What Ramadan Means to Muslim Students at Otago

What Ramadan Means to Muslim Students at Otago

It’s not always about free food, it’s about the values of Ramadan

Ramadan is here from 12 April to 12 May. Muslim students here in Dunedin observe the Islamic holy month by fasting from dawn and congregating together at sunset to pray and share a meal. 

This year, the University of Otago Muslim Students' Association (MUSA) is organising daily Iftars (meals after sunset) for students at the prayer room in the University Union building. It is the first year that MUSA has organised Iftars. MUSA decided to step in when the Otago Muslim Association announced that they would not provide daily meals for breaking fast.

“After our first day, we were approached by different people, asking about how they could contribute and we felt so overwhelmed as we thought that this plan would only go on for a short time, but as time goes by, we are continuing it,” says Farahiya. Non-Muslims are also welcomed to enjoy the meal. 

“To [MUSA], this is one way of meeting Muslim students around the campus and making sure that we could help our community have a good Ramadan and not feeling alone during this special month,” says Farahiya Husna who is also the Vice President of the University Muslim Students Association. 

“We heard that students were sad after the announcement and we took that seriously and felt that it was our time to help ease some burden off the students throughout the month,” says Farahyia. Since the start of Ramadan two weeks ago, MUSA has been approached by different donors, some deposited money into the association’s account, some even volunteered to cook for the day.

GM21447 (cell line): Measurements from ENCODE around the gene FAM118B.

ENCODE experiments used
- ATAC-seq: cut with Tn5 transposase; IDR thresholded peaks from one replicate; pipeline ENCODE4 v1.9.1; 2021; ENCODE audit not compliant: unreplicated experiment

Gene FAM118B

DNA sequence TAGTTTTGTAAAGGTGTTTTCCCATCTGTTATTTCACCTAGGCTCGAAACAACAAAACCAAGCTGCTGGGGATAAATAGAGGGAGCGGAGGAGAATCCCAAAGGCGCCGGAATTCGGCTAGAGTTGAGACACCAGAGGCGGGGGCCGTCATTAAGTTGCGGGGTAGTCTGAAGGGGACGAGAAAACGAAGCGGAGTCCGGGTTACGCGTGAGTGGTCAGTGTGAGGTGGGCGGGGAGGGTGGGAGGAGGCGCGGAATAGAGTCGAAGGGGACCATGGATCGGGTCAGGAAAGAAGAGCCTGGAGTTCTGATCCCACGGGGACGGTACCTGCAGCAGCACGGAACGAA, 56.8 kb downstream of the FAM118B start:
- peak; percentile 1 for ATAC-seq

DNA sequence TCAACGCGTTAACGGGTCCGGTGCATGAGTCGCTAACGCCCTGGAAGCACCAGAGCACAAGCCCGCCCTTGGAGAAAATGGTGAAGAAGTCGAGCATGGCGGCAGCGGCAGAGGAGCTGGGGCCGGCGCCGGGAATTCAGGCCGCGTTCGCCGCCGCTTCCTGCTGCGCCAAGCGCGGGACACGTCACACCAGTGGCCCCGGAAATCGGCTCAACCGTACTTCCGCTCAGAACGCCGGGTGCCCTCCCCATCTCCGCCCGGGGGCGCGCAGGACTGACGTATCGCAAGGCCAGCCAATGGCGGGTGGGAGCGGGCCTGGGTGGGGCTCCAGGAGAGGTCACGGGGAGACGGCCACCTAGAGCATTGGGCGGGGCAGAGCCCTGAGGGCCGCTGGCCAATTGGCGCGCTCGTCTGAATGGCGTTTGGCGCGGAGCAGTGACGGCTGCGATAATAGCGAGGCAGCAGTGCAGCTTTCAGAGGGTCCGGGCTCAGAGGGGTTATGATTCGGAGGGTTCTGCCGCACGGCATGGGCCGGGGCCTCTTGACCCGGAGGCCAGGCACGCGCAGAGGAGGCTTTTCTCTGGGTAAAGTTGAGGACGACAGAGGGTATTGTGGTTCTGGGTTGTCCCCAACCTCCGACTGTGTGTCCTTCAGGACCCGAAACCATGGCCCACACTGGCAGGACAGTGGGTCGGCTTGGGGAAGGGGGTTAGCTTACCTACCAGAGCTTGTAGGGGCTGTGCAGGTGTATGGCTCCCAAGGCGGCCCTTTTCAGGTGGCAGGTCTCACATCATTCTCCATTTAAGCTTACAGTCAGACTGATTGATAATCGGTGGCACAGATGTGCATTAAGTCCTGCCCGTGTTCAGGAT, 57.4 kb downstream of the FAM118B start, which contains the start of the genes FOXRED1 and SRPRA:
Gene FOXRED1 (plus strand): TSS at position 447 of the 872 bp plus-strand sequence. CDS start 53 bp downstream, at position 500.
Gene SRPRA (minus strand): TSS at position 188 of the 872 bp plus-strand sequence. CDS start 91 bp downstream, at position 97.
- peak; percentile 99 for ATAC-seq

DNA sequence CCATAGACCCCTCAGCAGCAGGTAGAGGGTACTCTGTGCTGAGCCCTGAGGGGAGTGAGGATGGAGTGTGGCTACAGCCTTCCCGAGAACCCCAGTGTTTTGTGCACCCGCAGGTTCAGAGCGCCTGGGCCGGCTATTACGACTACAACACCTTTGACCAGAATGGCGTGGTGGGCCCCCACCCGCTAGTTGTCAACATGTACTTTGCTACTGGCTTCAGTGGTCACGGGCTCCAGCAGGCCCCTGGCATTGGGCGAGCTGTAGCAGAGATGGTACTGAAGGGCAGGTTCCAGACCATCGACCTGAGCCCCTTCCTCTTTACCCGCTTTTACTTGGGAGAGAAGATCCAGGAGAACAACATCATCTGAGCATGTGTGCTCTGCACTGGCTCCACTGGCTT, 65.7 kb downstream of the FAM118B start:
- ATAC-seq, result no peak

But Ramadan is more than just fasting. Critic sat down with five Muslim students and asked what Ramadan means to them. 

“I am in love with Ramadan,” says Rawaa Elhanafy, a third-year Pharmacy student. “Some of my friends think it’s weird of me to get excited about fasting for the whole month.”  But to her, the holy month means it is a time where she could “relax” and be closer to God. “It just means that any free time I have, I will devote it to spending as much time reading the Quran and praying, and that brings peace to me,” says Rawaa, who originates from Gaza, Palestine. 

For siblings Taskeen Fatima and Faiqa Fatima, who are in their first year and second year of Food Science, Ramadan is about seeing the world from a different perspective. “It is the time of the year where we put Dunya [world] matters aside and take a deep breath and ask ourselves have we been good Muslims and what can we improve in the future,” says Taskeen. Faiqa also added that Ramadan brings a special feeling that is hard to describe. “Every Ramadan, I realize that we as Muslims are encouraging one another to become better Muslims by praying and reading the Quran together,” says Faiqa. 

Third-year Medical student, Farahiya, feels that Ramadan is about being with each other and managing time correctly. “To me, Ramadan has always been about having friends and family by your side, breaking fasts together, going to the mosque together. I have not been alone during Ramadan for a long time and I am quite lucky that I could come to the prayer room here every day and break fast with friends,” says Farahiya, 

George Lethbridge, a second-year Geography and French student who converted to Islam two years ago, feels that the month is like a reset for him. “Throughout the year, you get so distracted and so worked up with work or assignments but this month allows me to “reset” and focus on myself and the religious aspect of my life,” says George. He also finds that fasting in Aotearoa New Zealand is not as tough as in other countries. 

“Our fasting period is not as long as other countries. Plus, with the weather that we have been having, there is nothing I can really complain about,” says George. 

This article first appeared in Issue 9, 2021.
Posted 3:57pm Sunday 2nd May 2021 by Aiman Amerul Muner.